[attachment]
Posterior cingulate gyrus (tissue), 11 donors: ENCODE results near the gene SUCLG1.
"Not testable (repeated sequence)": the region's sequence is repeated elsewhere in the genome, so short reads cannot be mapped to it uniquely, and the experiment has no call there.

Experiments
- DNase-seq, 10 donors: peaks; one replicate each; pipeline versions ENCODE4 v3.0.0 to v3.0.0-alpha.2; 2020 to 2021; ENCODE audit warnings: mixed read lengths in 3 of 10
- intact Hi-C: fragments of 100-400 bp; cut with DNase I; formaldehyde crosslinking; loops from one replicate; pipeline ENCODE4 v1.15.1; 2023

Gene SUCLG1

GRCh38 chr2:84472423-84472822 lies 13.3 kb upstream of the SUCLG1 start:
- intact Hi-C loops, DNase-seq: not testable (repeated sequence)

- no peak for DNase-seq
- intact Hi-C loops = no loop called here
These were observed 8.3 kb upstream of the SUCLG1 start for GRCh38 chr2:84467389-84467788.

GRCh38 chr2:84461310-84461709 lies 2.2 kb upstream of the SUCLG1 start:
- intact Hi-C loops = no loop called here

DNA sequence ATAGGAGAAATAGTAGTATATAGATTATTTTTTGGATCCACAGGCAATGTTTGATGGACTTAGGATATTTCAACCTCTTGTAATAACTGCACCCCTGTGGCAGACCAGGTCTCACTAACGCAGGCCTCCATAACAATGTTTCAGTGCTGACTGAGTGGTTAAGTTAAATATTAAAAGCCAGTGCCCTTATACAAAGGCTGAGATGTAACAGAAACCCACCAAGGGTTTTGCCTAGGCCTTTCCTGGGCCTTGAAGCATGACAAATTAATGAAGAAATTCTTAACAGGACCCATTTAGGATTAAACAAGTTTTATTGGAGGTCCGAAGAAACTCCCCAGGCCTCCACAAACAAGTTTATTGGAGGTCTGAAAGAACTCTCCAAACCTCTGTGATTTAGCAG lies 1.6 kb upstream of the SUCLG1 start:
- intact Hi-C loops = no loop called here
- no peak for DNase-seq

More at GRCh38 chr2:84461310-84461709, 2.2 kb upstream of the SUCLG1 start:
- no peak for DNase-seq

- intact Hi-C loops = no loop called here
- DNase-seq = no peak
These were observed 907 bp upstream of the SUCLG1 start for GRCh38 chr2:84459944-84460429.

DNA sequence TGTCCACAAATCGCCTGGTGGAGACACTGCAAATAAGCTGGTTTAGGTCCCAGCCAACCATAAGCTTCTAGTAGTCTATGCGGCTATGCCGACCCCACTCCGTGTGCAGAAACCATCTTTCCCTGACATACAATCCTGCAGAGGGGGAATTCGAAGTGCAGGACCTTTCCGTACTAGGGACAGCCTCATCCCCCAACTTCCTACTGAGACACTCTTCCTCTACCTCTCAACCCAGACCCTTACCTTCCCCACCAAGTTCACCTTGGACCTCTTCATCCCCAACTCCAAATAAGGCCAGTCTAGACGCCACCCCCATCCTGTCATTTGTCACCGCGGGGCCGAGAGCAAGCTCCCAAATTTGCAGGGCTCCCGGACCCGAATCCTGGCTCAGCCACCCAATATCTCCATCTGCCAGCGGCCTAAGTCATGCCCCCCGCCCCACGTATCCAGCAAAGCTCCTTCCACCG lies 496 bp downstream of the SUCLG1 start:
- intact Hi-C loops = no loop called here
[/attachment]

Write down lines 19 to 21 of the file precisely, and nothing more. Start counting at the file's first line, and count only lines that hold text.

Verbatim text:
- intact Hi-C loops = no loop called here
- DNase-seq = no peak
These were observed 907 bp upstream of the SUCLG1 start for GRCh38 chr2:84459944-84460429.